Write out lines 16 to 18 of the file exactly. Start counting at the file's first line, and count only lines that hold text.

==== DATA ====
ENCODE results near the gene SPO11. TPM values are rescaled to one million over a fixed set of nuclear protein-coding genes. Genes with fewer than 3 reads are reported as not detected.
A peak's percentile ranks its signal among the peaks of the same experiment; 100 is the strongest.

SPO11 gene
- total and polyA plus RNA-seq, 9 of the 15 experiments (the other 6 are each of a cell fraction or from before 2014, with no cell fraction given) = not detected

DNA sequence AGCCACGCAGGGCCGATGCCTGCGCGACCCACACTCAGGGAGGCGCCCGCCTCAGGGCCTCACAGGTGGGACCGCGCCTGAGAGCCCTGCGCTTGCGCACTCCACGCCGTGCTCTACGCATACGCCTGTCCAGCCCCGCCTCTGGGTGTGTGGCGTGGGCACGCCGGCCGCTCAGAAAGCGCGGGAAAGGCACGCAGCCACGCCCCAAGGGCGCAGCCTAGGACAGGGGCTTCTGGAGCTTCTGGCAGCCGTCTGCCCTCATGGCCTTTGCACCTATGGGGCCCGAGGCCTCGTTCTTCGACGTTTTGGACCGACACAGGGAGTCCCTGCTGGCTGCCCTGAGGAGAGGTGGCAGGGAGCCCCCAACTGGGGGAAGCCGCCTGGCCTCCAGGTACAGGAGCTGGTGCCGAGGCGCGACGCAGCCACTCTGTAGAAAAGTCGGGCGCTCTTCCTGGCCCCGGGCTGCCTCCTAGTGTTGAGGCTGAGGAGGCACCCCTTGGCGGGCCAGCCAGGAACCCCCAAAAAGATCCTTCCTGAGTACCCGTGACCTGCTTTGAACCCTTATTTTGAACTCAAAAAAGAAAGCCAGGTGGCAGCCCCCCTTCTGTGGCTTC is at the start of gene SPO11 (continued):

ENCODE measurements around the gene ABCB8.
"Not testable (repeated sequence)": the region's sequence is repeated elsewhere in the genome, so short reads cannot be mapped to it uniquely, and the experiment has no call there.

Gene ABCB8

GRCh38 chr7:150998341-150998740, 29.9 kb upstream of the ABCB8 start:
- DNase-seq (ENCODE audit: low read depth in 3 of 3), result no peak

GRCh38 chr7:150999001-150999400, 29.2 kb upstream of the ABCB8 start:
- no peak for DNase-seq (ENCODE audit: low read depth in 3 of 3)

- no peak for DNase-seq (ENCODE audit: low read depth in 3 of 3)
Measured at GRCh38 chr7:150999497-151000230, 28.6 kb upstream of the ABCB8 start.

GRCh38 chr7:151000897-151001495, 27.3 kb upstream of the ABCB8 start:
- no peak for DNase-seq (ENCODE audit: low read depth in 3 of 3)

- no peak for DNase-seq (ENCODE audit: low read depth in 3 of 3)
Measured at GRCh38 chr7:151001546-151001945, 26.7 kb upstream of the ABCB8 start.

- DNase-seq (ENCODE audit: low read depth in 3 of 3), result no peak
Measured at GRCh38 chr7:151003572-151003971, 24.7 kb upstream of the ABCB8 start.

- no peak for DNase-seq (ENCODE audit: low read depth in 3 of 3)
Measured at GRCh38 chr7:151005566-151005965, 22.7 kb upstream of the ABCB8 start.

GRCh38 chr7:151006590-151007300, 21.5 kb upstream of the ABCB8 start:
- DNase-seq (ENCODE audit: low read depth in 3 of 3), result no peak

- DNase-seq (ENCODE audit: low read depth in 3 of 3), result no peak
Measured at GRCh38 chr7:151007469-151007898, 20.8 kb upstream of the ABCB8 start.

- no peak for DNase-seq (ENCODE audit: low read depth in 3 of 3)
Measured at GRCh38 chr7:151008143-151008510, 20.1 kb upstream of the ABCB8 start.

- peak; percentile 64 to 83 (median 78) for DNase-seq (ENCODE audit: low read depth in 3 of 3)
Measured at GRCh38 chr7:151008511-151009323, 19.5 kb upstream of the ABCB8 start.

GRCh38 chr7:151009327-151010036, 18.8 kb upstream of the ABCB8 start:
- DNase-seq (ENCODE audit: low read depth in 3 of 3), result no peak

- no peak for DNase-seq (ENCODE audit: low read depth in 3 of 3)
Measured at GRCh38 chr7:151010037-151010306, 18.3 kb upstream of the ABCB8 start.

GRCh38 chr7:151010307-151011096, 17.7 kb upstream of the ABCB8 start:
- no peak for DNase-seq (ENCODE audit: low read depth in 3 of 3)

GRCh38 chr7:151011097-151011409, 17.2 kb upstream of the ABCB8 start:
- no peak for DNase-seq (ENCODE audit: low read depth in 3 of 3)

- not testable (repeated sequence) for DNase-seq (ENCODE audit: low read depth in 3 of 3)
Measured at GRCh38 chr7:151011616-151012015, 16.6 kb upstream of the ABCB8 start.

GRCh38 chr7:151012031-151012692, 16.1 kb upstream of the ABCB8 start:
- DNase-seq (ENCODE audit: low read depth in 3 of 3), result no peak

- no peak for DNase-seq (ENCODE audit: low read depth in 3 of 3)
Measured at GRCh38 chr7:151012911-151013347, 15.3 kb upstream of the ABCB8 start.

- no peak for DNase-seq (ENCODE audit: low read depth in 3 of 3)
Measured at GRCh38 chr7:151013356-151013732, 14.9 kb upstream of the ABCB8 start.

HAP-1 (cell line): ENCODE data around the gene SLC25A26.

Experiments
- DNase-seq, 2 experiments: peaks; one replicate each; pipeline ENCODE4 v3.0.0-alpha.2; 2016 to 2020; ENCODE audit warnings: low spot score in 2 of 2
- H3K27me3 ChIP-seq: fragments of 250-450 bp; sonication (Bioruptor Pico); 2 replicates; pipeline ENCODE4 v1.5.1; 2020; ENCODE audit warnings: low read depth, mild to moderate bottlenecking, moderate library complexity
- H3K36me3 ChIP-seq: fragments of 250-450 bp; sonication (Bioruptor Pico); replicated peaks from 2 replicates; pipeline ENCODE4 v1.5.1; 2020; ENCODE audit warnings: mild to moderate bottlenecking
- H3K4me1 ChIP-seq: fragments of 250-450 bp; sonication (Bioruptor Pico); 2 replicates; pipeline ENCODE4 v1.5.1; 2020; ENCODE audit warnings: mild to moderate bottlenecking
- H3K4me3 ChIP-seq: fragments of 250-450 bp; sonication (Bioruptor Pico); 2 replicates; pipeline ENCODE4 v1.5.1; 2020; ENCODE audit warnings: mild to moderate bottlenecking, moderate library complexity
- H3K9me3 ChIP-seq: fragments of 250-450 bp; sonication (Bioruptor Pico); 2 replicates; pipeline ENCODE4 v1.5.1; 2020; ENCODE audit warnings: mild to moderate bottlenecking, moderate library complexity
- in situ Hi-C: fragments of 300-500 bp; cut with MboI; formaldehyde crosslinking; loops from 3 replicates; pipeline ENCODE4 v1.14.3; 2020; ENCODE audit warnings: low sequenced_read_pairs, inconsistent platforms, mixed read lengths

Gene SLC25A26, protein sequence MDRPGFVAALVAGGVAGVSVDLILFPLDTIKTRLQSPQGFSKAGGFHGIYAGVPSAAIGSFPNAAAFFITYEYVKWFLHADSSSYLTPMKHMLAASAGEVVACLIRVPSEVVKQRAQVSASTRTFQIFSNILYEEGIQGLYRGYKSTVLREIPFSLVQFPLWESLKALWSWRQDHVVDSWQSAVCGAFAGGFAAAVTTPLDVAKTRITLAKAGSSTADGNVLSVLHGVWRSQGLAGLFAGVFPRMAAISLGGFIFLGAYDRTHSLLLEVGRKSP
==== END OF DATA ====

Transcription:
- no peak for DNase-seq (ENCODE audit: low read depth in 3 of 3)

- no peak for DNase-seq (ENCODE audit: low read depth in 3 of 3)
Measured at GRCh38 chr7:151001546-151001945, 26.7 kb upstream of the ABCB8 start.